Youthful newcomers from San Diego to divide time in habitat with veteran resident.
By MARGIE KACOHA
Daily News Staff Writer
Thursday, December 14, 2006
Mata and Rimba, the two new tigers at the Palm Beach Zoo at Dreher Park, welcomed visitors Wednesday morning with a kitty cat hiss and a modified roar.
The rare Malayan tigers arrived from the San Diego Zoo on Nov. 9, under special escort by Keith Lovett, director of living collections at the Palm Beach Zoo.
With the tigers tucked into special crates without any disorienting sedation, he flew with them on a 777 jetliner from Los Angeles to Miami.
The zoo kept them under wraps, allowing them to get accustomed to their new home before Wednesday’s debut.
Rimba, the more active of the two male siblings, immediately prowled the perimeter of the Tiger Falls exhibit, stopping briefly at the double fence to show his formidable teeth and huff out a warning.
Otherwise, the two brothers went their own way, with the first order of business being a survey of the giant tortoises, black howler monkeys and llamas who live next door to the big cats’ enclosure.
“In general, they’re indifferent to people,” Lovett said.
That is, until one of the black-and-orange striped pair decided to make his feelings known to a zookeeper by letting out a sound that was more powerful than a warning growl but just short of a full-blown roar. A flock of about a dozen ibis feeding nearby took the hint and took flight.
“We never, never go in with them,” Lovett said. “They would immediately kill. The biggest misconception is that they can actually be pets. At heart, they’re still wild animals.”
The Palm Beach Zoo acquired the tigers as part of the Tiger Species Survival Plan administered by the Association of Zoos and Aquariums. They are on indefinite loan from San Diego, according to Terry Maple, zoo president and CEO. The long-term plan is to pair them with females for breeding.
“It’s a big opportunity for us,” Maple said. “We want to turn this into one of the best tiger-breeding facilities in the country.
“It’s a great thrill to have these cats here,” Maple added. “I know the public is going to be inspired by them.”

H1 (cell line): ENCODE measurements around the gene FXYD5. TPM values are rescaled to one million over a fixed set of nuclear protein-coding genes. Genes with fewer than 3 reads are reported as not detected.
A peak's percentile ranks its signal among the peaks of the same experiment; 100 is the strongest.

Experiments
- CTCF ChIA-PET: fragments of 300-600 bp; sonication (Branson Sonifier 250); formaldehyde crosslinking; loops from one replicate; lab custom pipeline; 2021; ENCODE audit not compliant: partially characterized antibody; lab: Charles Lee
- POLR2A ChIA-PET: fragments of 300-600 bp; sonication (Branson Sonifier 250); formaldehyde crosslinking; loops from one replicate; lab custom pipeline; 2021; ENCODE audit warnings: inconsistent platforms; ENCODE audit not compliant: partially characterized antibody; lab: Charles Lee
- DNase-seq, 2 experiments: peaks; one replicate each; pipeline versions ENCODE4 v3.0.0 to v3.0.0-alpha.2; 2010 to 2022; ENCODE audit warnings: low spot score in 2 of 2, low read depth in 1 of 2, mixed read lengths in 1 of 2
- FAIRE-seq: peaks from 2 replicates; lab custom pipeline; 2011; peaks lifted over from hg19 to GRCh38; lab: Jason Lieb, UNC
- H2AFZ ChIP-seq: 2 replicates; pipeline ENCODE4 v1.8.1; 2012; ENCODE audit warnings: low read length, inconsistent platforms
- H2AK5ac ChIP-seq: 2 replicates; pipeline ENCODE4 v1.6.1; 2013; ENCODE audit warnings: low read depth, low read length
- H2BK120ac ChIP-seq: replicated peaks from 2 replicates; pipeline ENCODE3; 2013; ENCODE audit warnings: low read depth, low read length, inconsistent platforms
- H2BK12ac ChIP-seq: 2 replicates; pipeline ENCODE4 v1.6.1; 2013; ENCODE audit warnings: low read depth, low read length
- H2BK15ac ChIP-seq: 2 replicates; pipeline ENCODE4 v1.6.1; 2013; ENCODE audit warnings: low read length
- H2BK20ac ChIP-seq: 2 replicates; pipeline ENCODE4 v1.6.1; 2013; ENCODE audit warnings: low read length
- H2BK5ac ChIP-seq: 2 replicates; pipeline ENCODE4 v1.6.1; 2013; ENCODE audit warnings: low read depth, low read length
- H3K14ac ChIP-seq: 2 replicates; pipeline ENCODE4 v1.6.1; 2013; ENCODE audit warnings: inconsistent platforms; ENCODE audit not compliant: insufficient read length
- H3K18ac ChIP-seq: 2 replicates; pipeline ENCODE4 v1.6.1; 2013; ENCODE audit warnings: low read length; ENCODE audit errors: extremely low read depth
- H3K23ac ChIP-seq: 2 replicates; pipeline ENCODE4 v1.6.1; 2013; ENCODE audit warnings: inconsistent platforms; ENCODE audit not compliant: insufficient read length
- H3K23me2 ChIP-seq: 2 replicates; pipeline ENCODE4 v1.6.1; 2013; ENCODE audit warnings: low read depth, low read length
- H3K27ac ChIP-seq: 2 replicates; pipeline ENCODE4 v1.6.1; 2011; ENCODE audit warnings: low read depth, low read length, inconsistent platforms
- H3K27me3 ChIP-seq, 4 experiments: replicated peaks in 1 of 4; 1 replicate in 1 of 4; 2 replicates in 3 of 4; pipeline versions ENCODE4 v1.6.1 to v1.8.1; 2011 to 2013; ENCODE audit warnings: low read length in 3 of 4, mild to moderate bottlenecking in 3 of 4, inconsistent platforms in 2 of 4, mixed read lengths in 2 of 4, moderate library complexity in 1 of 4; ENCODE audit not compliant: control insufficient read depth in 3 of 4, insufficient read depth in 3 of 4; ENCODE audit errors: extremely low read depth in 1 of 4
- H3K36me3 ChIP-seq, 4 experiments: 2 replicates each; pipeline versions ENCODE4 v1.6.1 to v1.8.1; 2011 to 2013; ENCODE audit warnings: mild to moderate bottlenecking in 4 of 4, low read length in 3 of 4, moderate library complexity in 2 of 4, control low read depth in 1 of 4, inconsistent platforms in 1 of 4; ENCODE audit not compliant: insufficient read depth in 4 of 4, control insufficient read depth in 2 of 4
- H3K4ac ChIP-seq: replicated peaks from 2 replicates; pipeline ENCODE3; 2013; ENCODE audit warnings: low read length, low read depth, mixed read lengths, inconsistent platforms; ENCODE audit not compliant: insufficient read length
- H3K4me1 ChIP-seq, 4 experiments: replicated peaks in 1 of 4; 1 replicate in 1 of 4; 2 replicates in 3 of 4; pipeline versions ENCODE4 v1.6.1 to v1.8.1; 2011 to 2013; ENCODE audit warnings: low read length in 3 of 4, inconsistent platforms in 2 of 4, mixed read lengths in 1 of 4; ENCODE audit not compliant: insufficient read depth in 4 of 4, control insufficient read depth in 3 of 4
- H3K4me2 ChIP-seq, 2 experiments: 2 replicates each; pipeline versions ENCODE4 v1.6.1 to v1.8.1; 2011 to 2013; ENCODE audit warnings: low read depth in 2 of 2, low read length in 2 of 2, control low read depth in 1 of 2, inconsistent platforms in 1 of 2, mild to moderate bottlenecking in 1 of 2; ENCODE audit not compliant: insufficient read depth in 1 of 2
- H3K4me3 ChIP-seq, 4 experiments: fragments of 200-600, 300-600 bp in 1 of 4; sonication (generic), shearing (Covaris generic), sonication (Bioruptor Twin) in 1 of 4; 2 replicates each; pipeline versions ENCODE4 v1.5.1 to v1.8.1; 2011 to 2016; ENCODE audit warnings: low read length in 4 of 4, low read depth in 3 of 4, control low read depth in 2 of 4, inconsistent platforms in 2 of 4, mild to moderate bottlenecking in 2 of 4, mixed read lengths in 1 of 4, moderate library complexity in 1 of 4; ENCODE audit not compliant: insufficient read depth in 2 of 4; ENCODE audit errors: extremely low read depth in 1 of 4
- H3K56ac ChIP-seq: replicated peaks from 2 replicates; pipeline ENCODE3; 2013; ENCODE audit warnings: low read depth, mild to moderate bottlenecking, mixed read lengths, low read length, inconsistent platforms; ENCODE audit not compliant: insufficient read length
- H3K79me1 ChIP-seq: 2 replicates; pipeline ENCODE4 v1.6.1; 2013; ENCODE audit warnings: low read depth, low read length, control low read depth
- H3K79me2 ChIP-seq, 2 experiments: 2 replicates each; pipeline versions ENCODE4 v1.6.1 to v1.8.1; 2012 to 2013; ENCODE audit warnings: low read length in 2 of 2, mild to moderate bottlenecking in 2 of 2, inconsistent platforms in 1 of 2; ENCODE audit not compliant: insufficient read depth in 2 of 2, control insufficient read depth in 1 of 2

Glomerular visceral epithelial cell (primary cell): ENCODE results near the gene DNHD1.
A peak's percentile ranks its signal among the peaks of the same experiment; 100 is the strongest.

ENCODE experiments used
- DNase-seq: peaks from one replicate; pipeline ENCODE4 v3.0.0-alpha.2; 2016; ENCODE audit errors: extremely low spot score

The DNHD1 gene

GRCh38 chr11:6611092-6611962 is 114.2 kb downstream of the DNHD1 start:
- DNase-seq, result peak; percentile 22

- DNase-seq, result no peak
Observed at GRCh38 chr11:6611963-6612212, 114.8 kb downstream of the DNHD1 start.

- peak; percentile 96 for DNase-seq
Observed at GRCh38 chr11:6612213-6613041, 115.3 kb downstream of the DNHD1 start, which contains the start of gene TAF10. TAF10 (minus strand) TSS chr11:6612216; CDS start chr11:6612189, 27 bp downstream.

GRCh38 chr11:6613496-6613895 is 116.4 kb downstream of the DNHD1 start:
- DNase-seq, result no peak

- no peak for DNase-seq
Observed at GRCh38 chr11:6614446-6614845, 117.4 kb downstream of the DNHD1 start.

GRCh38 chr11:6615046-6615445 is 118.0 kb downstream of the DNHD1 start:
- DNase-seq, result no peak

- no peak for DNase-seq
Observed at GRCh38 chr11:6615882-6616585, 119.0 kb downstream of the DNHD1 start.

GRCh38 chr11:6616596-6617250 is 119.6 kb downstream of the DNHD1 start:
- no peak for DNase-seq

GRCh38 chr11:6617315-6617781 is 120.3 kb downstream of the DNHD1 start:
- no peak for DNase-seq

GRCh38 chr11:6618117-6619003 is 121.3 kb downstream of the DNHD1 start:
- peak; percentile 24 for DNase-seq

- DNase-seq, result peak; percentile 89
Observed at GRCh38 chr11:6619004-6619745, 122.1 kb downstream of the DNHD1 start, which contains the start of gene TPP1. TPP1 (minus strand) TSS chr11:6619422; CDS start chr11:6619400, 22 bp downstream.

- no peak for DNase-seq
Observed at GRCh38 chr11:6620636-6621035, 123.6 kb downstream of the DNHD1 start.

Townee the tiger, one of the zoo’s biggest draws, is sharing his habitat with the two newcomers on an alternating basis. The 19-year-old cat and the two young upstarts have heard each other, smelled each other, and touched nose to nose through a mesh separator. But they have not, and will not, be in the same space at the same time.
Although the tigers will not be on a set schedule, Lovett said he anticipates Mata and Rimba being out and about early in the day, with Townee taking the afternoon public appearance.
According to Lovett, putting the three males together would guarantee injury.
Although cats, big and small, are generally solitary, the two young tigers have never been separated since their birth 17 months ago. As a result, they are comfortable together and only compete as a form of play when they “stalk” and pounce on each other. That might change as the two mature, Lovett said.
“They’re joined at the hip,” said Palm Beacher Judy Schrafft, one of the first zoo guests to view the 250-pound felines. “I expected cubs.”
As with house cats, the big cats sleep 15 to 20 hours a day. They get their exercise by swimming in their waterfall pond and doing some tree climbing.
The zookeepers keep them on their paws by feeding them at random times, and introducing a variety of hormonal scents of natural prey to keep them sharp, Lovett said. They also have access to toys: a large ball, boxes in which to hide and logs to scratch.
Henry Kimelman, former ambassador to Haiti, and his wife, Charlotte, were among the guests Wednesday. The West Palm Beach couple were the major benefactors of the Tiger Falls exhibit.
Although they have not had the time to visit the zoo for several years, they made a special trip to see Mata and Rimba.
“They were just incredible,” he said upon their return from the zoo. “It was an absolute delight.”
Who: Asa Rimba means ‘Hope for the Jungle’; Keemasan Mata means ‘Golden Eye’
Species: Malayan tiger, found in the southern Malay Peninsula
Status: Endangered, with 600 to 800 left in the wild
Born: San Diego Zoo
Age: 17 months
Longevity: About 15 years
Weight: 250 pounds each; will grow to 300 to 350 pounds
Diet: In the wild, pig and deer; in captivity, a specialized meat blend